It is not often that one reads an encyclopedia from cover to cover, but this task was more enjoyable than onerous. I benefited from reading articles on Eugenics, Evolutionary Ethics, Evolutionary Medicine, The Evolution of Intelligence, The Evolution of Language Ability and many other topics. There is much to commend this book, not the least of which is its dedication to Emma Darwin, Charles's devoted wife and caregiver. There are 215 entries, including biographical sketches of 47 scientists from Louis Agassiz to Sewall Wright that capture the essence of a person's contribution to evolutionary science. Each topic begins with its definition followed by details. Many entries, such as Flores Island People, Galápagos Islands, and Macroevolution are treated in up to three pages, while Lysenkoism, Red Queen Hypothesis, and Uniformitarianism are covered on a single page. Major topics such as Charles Darwin, Continental Drift, and Natural Selection are given five or six pages, and the Scientific Method merits seven pages and includes appropriate comments on the Bush Administration's abuse of science. There is a "Further Reading" section for each entry. Many articles are illustrated with helpful black and white drawings or photographs. There are cross-references in each entry. For example, the Donald Johanson sketch leads the reader to Australopithecines, Hominin, Bipedalism, Thomas Henry Huxley, and Homo Habilis. Other subjects can be located via the index. There is no entry for memes, but the index directs the reader to the Richard Dawkins account where memes are explained. The geological periods are treated in a uniform style that includes dates, climate, continents, marine life, terrestrial plants and animals, and extinctions.
The encyclopedia was written by a very well-read botanist who announces his Christianity in the introduction, but does not allow faith to overrule science. His position is elaborated in one of five boxed essays entitled "Can An Evolutionary Scientist Be Religious?" He says "yes," but he never details how to reconcile the two, nor discusses why he thinks it would be necessary. The other essays include "How Much Do Genes Control Human Behavior?", "What Are the 'Ghosts of Evolution'?", "Why Do Humans Die?", and "Are Humans Alone in the Universe?'. The three-page Scopes Trial entry has a fascinating one-page box comparing the actual trial with the 1960 film, Inherit the Wind.
The Charles Darwin biographical sketch hits all the important highlights. The writing is at times thoughtful ("Charles Darwin was to put his inherited wealth to better use than perhaps anyone ever has") and occasionally simplistic ("He was attracted to Emma Wedgwood, who also happened to be his cousin, and she liked him as well, and they were married"). I have a few quibbles as with the statement that Fitzroy chose Darwin for the Beagle voyage because of the shape of his nose. Actually, Fitzroy the phrenologist nearly rejected Darwin, but Darwin convinced him that "my nose had spoken falsely" (Barlow 1958: 72). The suggestion is planted that the death of Annie, Darwin's eldest daughter, might have been due to inbreeding, but she actually succumbed to tuberculosis (consumption) (Keynes 2001: 219).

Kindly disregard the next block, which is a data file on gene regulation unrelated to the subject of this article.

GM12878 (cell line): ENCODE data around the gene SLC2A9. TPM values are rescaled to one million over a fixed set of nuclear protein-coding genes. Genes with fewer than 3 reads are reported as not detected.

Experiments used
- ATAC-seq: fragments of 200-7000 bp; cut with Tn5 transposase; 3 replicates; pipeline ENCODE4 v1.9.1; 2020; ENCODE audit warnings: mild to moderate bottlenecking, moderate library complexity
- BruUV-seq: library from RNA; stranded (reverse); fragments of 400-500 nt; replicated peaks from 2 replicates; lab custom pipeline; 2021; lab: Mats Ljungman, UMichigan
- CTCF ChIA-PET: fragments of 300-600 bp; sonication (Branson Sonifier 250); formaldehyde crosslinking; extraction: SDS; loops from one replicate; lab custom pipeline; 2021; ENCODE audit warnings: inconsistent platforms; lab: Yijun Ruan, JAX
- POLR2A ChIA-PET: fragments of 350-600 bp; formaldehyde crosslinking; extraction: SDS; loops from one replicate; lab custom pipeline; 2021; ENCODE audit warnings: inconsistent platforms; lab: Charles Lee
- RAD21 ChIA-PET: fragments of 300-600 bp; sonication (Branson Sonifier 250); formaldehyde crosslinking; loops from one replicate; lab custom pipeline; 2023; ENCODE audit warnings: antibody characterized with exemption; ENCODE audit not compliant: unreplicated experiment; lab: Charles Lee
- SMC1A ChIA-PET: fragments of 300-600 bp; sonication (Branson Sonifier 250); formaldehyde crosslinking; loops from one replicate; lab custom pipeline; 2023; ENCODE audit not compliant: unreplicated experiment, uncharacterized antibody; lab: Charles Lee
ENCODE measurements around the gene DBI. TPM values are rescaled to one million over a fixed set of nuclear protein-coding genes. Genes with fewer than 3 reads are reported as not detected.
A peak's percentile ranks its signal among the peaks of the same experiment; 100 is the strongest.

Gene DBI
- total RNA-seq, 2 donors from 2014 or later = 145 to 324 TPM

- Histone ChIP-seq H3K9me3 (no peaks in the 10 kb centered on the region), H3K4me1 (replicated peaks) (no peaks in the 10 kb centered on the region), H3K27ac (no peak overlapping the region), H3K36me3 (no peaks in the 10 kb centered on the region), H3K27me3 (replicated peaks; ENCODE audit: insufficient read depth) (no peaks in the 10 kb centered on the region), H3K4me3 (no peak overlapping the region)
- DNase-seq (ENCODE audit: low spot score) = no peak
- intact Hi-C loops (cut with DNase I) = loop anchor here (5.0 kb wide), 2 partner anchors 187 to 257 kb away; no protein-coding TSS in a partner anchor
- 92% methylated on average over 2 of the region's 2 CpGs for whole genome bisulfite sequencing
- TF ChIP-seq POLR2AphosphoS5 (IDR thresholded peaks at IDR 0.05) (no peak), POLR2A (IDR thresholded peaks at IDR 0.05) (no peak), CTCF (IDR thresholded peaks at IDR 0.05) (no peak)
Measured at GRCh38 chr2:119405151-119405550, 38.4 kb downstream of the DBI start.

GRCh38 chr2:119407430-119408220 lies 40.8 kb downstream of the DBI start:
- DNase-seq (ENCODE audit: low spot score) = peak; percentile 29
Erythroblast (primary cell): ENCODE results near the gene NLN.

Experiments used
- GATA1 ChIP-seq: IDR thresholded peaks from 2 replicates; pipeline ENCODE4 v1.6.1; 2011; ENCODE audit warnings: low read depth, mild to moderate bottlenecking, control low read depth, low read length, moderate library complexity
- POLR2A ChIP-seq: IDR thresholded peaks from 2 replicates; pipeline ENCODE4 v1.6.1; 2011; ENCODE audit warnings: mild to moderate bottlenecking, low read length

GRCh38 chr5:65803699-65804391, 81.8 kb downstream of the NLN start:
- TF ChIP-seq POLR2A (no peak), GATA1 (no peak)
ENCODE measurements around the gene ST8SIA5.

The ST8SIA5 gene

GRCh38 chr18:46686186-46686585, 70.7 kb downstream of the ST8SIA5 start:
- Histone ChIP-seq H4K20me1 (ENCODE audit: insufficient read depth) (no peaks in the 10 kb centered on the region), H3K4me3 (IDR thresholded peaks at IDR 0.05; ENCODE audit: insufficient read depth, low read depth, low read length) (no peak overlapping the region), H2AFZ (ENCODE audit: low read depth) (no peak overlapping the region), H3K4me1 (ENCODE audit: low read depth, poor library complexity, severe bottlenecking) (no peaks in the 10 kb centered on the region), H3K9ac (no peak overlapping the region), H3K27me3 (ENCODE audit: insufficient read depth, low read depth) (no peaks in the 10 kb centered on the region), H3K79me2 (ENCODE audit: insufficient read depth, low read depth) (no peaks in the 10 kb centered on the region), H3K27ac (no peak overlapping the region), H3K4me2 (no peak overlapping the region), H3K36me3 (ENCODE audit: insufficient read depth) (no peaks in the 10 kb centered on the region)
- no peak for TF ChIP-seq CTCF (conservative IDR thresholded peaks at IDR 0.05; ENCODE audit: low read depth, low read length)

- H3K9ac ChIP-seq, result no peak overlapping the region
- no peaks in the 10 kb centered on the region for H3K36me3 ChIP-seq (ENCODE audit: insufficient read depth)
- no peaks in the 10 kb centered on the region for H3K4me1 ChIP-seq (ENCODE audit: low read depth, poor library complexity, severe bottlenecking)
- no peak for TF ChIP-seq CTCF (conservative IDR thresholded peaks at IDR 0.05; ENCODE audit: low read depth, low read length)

There is a presumable typo on p 32 where Australopithecus afarensis is substituted for A africanus, which could lead to confusion. No phylogenetic diagrams are given in the discussions of Australopithecus or Homo and some of the more recent books are not cited (Zimmer 2005). As an ichthyologist I am underwhelmed by the Evolution of Fishes article. It does not say much about the group of vertebrates that has more members than all other vertebrate classes combined. Rice stated that tetrapods evolved from crossopterygians rather than lungfishes as generally thought today, and he does not cite any major ichthyological texts. Some accounts read like the synthesis that comes from consulting a few sources, but that is to be expected in a single-author work of this scope for the general public. Rice puts an astonishing amount of important information at one's fingertips.
In the Alfred Russel Wallace section, Rice confused Borneo and Sulawesi (Celebes) and garbled the mammalian examples. Wallace's Line passes between Bali and Lombock and Borneo and Sulawesi (Berra 2001). To the west of the line (Bali and Borneo) is the Oriental biogeographical realm and to the east (Lombock and Sulawesi) is the Australian realm. Sulawesi has at least one species of marsupial; Borneo has none (Flannery 1995). Five species of native felids occur on Borneo (but not tigers) while no native cats occur on Sulawesi (Sunquist and Sunquist 2002).
The appendix is a masterful 14-page, chapter-by-chapter summary of the sixth edition of Origin of Species.
There is relatively little overlap between accounts of the same subject in Milner's Encyclopedia of Evolution (1990) and the current volume. Reading both accounts of Robert Chambers, for example, will provide more information and insight than reading only one. Many topics treated in one of the encyclopedias are not mentioned in the other, so even if Milner's book is in your library, you still need Rice's encyclopedia. Pagel's (2002) Encyclopedia of Evolution is a two-volume, multi-authored work of 1205 pages, which, naturally, can incorporate more details.
Rice's coverage is broad, interesting, relevant, and informative. If you want examples of Convergent Evolution or a primer on Cladistics, Coevolution, or Creationism, this is a good place to begin. Reading this book would be excellent preparation for graduate school general exams. It can serve as a ready reference for science journalists, teachers, school board members, and the intelligent layperson. I wholeheartedly recommend this book, and at $24.95, the paperback version is good value.